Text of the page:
MILITARY SKIRMISHES AND escalating threats between Iran and Israel of late are raising the risks of a catastrophic regional war, prompting questions about what the United States should do to prevent it.
To date, President Donald Trump has focused more attention on defeating the Islamic State group in Syria than on preventing Iran from filling the resulting void with its own military and proxy forces and, in the process, further implanting itself in Syria as part of its quest for a land corridor all the way to the Mediterranean Sea.
Now, Iran’s growing recklessness is attracting more high-level notice in Washington, and Trump’s national security adviser, Lt. Gen. H.R. McMaster, told a security conference in Munich over the weekend that with Iran arming its proxies with more firepower, “the time is now, we think, to act against Iran.”
Notwithstanding the outsized global attention on the Israeli-Palestinian conflict, Israel has long viewed Iran as its biggest security threat. Iran’s leaders continue to promise Israel’s destruction while expanding their military capabilities. At rallies this month to mark the Islamic Revolution’s 39th anniversary, the regime paraded new home-made ballistic missiles that can carry nuclear warheads and reach Israel, adding to what is already the region’s largest arsenal of ballistic missiles.
Tit-for-tat Israeli-Iranian military exchanges in recent days, however, have brought longstanding tensions to a boiling point because they mark an escalation of attacks that cross previous red lines.
They began on February 10th, when Iran’s Qods Force launched an armed stealth drone from Syrian territory into Israel. After intercepting the unmanned aerial vehicle, Israel destroyed the command center and mobile launch vehicle from which it came. Iranian forces then opened fire with advanced surface-to-air missiles, downing an Israeli F-16 fighter jet in Israeli airspace, after which Israel destroyed all 15 of the missile batteries it targeted in Syria. That Iran began this exchange by attacking Israel directly rather than through proxies is what made the exchange so noteworthy.
Iran’s growing aggressiveness is a reflection of its expanding regional presence. As noted, the Islamic Republic is paving a land corridor from its own border to the Mediterranean Sea as a result of its increasing influence in Iraq, Syria and Lebanon. That influence comes from its growing sway over the governments in Baghdad, Damascus and Beirut; the growing presence of its Islamic Revolutionary Guard Corp and proxy forces like Hezbollah and the assorted Shia militias that it’s arming; and its growing network of weapons facilities.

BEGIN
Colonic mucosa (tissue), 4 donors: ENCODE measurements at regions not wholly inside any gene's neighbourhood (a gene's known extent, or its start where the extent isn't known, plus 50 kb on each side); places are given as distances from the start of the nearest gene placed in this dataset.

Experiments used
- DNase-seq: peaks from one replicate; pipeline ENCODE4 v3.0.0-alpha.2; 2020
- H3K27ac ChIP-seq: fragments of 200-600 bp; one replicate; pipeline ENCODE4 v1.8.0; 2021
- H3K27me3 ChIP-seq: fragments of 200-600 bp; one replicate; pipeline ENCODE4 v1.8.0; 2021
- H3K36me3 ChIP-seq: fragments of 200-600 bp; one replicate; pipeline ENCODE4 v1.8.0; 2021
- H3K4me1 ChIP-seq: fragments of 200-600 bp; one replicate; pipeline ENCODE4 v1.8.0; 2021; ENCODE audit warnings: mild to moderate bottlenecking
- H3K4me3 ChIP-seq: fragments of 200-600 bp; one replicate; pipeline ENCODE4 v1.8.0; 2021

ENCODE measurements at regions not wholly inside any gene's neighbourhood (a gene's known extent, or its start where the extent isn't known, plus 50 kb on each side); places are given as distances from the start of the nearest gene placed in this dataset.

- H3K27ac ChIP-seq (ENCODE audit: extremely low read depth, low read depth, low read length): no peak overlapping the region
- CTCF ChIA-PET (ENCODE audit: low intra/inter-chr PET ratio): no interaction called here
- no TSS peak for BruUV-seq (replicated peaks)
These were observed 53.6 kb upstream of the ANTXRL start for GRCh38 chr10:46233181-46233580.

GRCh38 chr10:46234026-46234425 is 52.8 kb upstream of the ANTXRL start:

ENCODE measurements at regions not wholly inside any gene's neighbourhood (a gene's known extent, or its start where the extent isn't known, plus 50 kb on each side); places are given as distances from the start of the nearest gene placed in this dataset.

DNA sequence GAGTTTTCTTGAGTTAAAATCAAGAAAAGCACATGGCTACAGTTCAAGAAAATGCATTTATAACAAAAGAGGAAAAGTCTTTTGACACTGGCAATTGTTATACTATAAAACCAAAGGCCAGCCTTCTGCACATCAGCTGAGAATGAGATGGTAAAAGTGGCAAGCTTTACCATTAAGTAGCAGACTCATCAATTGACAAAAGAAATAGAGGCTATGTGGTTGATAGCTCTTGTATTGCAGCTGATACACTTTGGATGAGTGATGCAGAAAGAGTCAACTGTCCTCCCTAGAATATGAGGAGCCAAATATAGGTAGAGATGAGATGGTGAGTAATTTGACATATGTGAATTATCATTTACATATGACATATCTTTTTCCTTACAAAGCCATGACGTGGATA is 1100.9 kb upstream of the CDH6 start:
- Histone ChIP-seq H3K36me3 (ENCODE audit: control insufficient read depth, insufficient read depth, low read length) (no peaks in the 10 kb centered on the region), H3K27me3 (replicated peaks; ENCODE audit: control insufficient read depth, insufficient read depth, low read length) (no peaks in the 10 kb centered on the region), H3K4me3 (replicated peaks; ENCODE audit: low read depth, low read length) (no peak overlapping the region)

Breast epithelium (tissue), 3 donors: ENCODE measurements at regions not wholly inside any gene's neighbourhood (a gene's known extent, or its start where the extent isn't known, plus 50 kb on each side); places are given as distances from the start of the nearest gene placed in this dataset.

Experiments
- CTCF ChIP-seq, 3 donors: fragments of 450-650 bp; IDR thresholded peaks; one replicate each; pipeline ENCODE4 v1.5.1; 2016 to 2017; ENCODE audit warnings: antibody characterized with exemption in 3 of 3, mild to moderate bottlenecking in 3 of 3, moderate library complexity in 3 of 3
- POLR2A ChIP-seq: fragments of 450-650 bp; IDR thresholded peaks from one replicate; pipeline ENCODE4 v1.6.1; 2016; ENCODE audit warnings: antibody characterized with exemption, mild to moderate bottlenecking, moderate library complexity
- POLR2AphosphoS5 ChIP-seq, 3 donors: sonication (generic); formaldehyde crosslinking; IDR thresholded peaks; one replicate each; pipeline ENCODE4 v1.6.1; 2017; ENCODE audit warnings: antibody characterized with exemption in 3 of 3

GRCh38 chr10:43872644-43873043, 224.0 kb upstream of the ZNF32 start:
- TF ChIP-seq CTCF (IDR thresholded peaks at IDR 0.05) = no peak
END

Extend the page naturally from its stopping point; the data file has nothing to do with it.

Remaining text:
Israel, which has warned repeatedly that it won’t accept a permanent Iranian military presence in Syria, fears a multi-front “northern war” in which Iranian-backed forces would attack from both southern Syria and southern Lebanon with hundreds of thousands of rockets, straining Israel’s capacity to rebuff the onslaught. Hezbollah alone already has as many as 150,000 rockets of various range and sophistication, some of which could reach the entirety of the Jewish state, and Israel has repeatedly attacked military convoys that were carrying advanced weapons to Hezbollah.
When it comes to Iran, Trump continues to disparage the U.S.-led global nuclear agreement of 2015 and threatens to kill it in May, the next deadline for him to decide whether to continue waiving sanctions against Iran as the deal mandates.
European leaders, who remain committed to the agreement, have sought to convince Iran to curtail its regional activities in hopes of persuading Trump to leave the deal in place. The British, French, German and Italian diplomats who are meeting with their Iranian counterparts, however, won’t likely make much real progress on that score.
But whether or not Trump kills the nuclear agreement, Washington faces the separate question of what to do about Iran’s regional activities, especially with U.S. military forces engaged in Syria and with its closest regional ally, Israel, under growing threat.
For starters, the administration could make clear to Russia, which has worked closely with Iran to keep Syria’s Bashar Assad in power and facilitated Iran’s growing presence in that nation, that Tehran’s recklessness raises the risks of a wider war that could pit U.S. and Russian forces against one another. Moscow surely understand those risks after a recent U.S. airstrike in Syria is believed to have killed a large number of Russian contractors.
Through the European diplomats who are meeting with Iranian officials, Washington also could make clear to Tehran that it fully supports Israeli efforts to rebuff Iranian plans for a permanent military presence in Syria. To make Tehran think twice about forcing Israel’s hand, however, Washington may need to support Jerusalem more tangibly, including with additional military assistance aimed at helping the Israeli government better confront the challenge.
Lawrence J. Haas, a senior fellow at the American Foreign Policy Council, is the author of, most recently, Harry and Arthur: Truman, Vandenberg, and the Partnership That Created the Free World.